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Command information, communication

120th Airlift Wing Command Chief Master Sgt. Steven Lynch

120th Airlift Wing Command Chief Master Sgt. Steven Lynch

GREAT FALLS, Mont. -- Taking a look back over the last 35 years of my career I often reflect on how methods and means of communication have changed.  The evolution of conversation has been nothing short of profound; we are emailing, cell phoning, texting and posting on social media at an incredible rate. Simply put we are overwhelmed by information and the means to "put it out there."  We got this, right?  Not so much. 

We recently visited the Satellite Airman Leadership School Class 16-6: "E-4 No More!" on their final day before heading to the in-residence portion of their course at McGhee Tyson Air National Guard Base, Tennessee.  What a phenomenal group of future leaders!  We asked them what they thought would be the biggest challenge for them in their careers and their answer was............wait for it.....communication!  It was a challenge 35 years ago and that challenge continues today.

"The single biggest problem in communication is the illusion that it has taken place."- George Bernard Shaw

There is no shortage of information which must be shared every day (particularly in the week prior to each regularly scheduled drill right?).  Are we communicating effectively?  We as leaders get together, have meetings and go forth spreading the message.  How much of what was briefed at the top is relayed as originally intended? Are we paraphrasing out some of the intent or meaning?  The greatest challenge for us all is to verify that the message was indeed received and clearly understood by the audience.  Did the audience "pick up what we were putting down?"  We must strive to close the loop on all fronts.  As leaders, being in touch with our Airmen means talking with them to ensure they are getting the information they need.  Close the feedback loop with your Airmen between RSDs as often as possible, seek out the Airmen you (for whatever reason) have not had contact with since the last RSD, get them caught up with accurate information. You don't have to wait until the next month.  Give them the information they need to be set up for success.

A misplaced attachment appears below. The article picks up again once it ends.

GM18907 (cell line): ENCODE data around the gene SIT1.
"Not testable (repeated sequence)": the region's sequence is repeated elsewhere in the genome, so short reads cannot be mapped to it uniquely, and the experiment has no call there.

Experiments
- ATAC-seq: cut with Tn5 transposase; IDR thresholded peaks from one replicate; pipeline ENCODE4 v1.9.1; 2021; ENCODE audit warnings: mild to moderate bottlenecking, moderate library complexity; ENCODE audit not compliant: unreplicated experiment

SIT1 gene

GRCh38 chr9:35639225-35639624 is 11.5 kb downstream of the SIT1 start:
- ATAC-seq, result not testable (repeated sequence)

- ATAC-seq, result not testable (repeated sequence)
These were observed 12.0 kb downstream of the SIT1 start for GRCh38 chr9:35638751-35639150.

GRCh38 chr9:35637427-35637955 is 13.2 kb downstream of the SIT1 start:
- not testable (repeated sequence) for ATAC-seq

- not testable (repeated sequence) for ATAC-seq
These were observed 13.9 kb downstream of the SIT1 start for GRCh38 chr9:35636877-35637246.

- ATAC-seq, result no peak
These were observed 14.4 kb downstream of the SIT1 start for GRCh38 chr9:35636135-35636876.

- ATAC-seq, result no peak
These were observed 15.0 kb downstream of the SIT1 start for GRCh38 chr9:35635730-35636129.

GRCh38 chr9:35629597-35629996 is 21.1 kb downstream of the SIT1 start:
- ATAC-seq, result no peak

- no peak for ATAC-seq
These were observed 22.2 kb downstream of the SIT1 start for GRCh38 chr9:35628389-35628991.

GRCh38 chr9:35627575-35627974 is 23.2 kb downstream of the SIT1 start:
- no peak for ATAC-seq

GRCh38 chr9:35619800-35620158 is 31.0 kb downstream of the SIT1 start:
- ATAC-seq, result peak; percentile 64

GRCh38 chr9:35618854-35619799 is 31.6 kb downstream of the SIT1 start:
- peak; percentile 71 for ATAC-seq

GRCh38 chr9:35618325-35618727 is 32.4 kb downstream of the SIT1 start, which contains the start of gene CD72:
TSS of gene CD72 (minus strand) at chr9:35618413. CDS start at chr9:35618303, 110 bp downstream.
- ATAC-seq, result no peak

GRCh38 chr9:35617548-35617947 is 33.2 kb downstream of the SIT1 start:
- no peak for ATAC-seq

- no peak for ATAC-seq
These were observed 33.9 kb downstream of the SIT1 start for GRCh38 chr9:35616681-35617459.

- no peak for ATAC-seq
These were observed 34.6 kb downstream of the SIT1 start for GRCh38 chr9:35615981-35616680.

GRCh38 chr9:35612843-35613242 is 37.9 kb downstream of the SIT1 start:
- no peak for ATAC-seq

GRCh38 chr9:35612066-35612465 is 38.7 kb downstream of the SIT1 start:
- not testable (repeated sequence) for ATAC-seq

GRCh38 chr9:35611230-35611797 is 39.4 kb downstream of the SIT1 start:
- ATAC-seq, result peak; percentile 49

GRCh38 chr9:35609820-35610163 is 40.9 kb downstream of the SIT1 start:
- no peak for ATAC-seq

How do you know what information you should be receiving?  Simple; just ask. Press your supervision for up-to-date communication.  Please don't "suffer in silence" with a burning question on your mind and hope that someone will show up to present the answer and don't wait until the next RSD either (as there may be a critical timeline at stake).  If you are unsure then it's in your best interest to get clarification as soon as possible.  You can help yourself retain the information not only by being attentive but by taking notes when the information is presented.  All of this is so vitally important particularly when it concerns pre or post deployment information.  Finally, remain in contact with your work centers between RSDs, this is a standard expectation.

There are some fantastic monthly newsletters that units are sending out to their members.  Hopefully they get to you in a manner that allows adequate time to review and digest all of the information contained within them.  If you are not receiving these or if you think they don't contain what you need then express it to your supervisor or first sergeant.  I'm sure they would welcome the feedback and consider your recommendations for improvement going forward.  Here's a plug: read the Big Sky Flyer, feel free to share with your friends on social media!  It also contains great information. 

There is no 100 percent solution to ensure we capture all communication effectively.  Let's face it, the speed and nature of information flow overwhelms even the best of us.  No one has perfected the art. If you continually strive to validate that information is communicated accurately by "closing the loop" with your folks, or you are promptly asking "the question" when searching for an answer you are well on your way toward being the best communicator you can be.  In the end, it is a two-way street where both sender and receiver share responsibility. If not done effectively it will cost us our valuable Airmen's time and erode our ability to accomplish the mission effectively.  I'd like to thank our outstanding Satellite ALS Class 16-6 for their valuable input and discussion!

 "Communication - the human connection - is the key to personal and career success." - Paul J. Meyer
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